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The Memory Profiles in Children and Adults with Autism Spectrum Disorder

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Memory profiles in individuals that have been diagnosed with autism spectrum disorder (ASD) have been studied and monitored for decades. Memory has been categorized as both the fundamental cognitive area principally accountable for the experimental symptoms of autism spectrum disorder or as inferior to a widespread cognitive discrepancy that goes beyond memory, such as executive dysfunction. Recent models have suggested that the memory abnormalities are an indication of core deficits in executive function (Bennetto, Pennington, & Rogers, 1996; Russell, Jarrold, & Henry, 1996). No concurrence has been decided concerning the role of memory functioning in individuals with ASD.
Variation in results has always created problems in autism research. This dilemma is linked to the high occurrence of inconsistency in individuals with ASD, which is the consequence of developmental variations and disparities in cognitive levels between research groups. Conversely, a multitude of the results have been duplicated across studies suggesting that they are distinctive of memory function in ASD individuals (Williams et al., 2006).
This paper examines the memory profiles in children and adults with autism spectrum disorder.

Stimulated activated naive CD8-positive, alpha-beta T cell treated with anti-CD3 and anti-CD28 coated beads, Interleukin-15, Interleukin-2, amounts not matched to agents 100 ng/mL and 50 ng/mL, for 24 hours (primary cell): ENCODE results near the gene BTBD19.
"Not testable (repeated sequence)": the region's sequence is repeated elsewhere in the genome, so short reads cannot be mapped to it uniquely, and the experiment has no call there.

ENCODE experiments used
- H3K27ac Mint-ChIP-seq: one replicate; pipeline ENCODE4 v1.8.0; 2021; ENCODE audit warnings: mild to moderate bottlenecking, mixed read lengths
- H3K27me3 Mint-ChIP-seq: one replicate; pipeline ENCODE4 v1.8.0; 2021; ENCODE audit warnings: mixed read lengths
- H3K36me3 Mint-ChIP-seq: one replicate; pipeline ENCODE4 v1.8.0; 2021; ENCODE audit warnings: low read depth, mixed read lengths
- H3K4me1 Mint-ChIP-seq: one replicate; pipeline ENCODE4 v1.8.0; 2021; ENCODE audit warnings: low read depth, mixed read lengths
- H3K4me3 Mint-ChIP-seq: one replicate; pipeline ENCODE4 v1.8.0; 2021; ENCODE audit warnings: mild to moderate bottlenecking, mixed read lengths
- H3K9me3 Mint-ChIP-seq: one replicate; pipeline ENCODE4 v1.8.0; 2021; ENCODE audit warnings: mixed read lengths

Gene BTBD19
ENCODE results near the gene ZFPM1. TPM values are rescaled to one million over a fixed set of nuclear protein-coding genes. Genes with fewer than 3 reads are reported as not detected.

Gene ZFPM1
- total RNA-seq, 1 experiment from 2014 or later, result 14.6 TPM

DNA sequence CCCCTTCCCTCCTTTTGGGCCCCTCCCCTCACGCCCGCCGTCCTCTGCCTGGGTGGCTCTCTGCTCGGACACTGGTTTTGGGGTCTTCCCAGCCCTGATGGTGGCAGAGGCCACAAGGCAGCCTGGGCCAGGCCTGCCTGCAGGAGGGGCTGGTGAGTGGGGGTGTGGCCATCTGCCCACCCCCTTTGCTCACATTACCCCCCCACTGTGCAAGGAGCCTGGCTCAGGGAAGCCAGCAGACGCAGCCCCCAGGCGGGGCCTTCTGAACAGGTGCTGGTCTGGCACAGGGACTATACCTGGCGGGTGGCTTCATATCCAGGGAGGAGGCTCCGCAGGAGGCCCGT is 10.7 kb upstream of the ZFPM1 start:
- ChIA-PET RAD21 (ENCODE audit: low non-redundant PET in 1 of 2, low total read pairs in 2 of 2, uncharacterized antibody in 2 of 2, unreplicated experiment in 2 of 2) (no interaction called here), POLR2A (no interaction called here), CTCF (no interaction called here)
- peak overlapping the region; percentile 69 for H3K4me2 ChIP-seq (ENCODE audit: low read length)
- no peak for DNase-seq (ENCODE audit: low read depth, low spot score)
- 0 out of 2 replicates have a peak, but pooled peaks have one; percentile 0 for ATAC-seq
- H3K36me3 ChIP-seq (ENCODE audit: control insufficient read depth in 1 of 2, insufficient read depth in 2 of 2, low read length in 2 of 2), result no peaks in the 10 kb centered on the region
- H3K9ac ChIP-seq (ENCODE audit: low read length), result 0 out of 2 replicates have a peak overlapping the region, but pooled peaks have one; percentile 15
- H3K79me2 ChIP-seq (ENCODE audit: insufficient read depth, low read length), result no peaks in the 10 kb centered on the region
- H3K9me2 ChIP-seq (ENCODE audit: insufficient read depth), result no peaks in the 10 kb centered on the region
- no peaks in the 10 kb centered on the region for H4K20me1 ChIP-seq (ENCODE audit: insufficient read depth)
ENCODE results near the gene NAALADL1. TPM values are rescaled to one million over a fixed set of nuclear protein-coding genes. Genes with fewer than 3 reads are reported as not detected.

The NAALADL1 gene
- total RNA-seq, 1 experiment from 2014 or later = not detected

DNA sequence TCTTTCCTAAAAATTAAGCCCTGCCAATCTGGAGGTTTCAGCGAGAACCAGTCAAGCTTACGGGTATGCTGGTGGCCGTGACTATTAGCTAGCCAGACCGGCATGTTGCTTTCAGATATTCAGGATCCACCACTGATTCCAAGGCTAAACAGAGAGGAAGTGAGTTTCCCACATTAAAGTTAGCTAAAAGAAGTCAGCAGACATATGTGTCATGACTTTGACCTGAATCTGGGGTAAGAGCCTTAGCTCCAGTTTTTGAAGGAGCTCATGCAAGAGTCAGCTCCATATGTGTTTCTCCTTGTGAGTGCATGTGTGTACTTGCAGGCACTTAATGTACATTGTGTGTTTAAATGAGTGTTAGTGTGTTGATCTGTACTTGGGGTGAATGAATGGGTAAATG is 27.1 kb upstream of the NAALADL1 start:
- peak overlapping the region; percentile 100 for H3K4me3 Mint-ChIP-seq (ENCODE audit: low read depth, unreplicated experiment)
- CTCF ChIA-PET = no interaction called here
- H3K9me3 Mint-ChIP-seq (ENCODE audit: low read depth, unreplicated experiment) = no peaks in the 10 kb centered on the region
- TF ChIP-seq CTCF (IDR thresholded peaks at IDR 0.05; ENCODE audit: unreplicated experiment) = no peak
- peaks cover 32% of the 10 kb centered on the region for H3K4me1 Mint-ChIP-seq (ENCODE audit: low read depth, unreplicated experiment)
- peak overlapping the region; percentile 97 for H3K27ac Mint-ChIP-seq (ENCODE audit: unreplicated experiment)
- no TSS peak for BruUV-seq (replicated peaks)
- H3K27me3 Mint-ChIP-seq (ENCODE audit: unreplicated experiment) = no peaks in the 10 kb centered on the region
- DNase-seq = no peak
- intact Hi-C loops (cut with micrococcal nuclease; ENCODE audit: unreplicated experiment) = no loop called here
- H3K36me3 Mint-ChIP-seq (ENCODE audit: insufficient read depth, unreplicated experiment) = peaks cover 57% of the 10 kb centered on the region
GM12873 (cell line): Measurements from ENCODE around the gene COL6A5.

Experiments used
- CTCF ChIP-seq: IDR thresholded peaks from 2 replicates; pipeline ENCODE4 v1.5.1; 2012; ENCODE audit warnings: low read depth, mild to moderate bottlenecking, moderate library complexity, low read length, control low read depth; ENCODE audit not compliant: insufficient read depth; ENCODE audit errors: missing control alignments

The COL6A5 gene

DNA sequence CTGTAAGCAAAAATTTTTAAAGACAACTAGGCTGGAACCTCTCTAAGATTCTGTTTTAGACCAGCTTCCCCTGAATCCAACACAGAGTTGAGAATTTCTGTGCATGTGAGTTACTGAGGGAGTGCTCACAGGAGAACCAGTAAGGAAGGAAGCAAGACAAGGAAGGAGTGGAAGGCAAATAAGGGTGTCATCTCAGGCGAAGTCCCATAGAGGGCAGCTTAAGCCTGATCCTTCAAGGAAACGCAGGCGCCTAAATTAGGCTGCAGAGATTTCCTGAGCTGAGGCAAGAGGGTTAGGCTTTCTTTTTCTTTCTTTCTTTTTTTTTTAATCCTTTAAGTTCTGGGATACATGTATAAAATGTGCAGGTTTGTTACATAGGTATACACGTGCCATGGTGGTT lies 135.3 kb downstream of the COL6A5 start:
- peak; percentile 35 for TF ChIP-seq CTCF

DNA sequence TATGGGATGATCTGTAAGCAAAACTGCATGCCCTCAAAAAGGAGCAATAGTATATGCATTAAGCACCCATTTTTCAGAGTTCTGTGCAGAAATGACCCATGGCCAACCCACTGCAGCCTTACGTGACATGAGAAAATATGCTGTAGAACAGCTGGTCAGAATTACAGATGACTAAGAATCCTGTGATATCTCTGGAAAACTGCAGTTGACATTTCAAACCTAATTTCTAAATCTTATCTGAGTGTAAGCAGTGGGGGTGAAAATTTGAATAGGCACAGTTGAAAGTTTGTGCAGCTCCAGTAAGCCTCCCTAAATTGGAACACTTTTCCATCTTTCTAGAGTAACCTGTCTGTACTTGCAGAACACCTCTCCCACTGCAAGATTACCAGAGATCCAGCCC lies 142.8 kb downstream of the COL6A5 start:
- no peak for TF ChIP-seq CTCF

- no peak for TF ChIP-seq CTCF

Literature Review
Mcleod (2007) defines memory as the structures and procedures included in the storage and later retrieval of information. Evidence hints that the predominant coding technique in short term memory (STM) is acoustic coding. The principle encoding system in long term memory (LTM) seems to be semantic coding (by meaning). However, information in LTM can also be coded both visually and sound-related (Mcleod, 2007).
Autism spectrum disorder (ASD) is a disability that can make developing major social, communication, ...

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...111/j.1460-9568.2005.04217.x
Southwick, J. S., Bigler, E. D., Froehlich, A., DuBray, M. B., Alexander, A. L., Lange, N., & Lainhart, J. E. (2011). Memory functioning in children and adolescents with autism. Neuropsychology, 25(6), 702-710. doi:10.1037/a0024935
Williams, D. L., Goldstein, G., & Minshew, N. J. (2005). Impaired memory for faces and social scenes in autism: clinical implications of memory dysfunction. Archives Of Clinical Neuropsychology, 20(1), 1-15. doi:10.1016/j.acn.2002.08.001
Williams, D. L., Goldstein, G., & Minshew, N. J. (2006). The Profile of Memory Function in Children With Autism. Neuropsychology, 20(1), 21–29. doi: 10.1037/0894-4105.20.1.21
Wojcik, D. Z., Moulin, C. A., & Souchay, C. (2013). Metamemory in children with autism: Exploring “feeling-of-knowing” in episodic and semantic memory. Neuropsychology, 27(1), 19-27. doi:10.1037/a0030526
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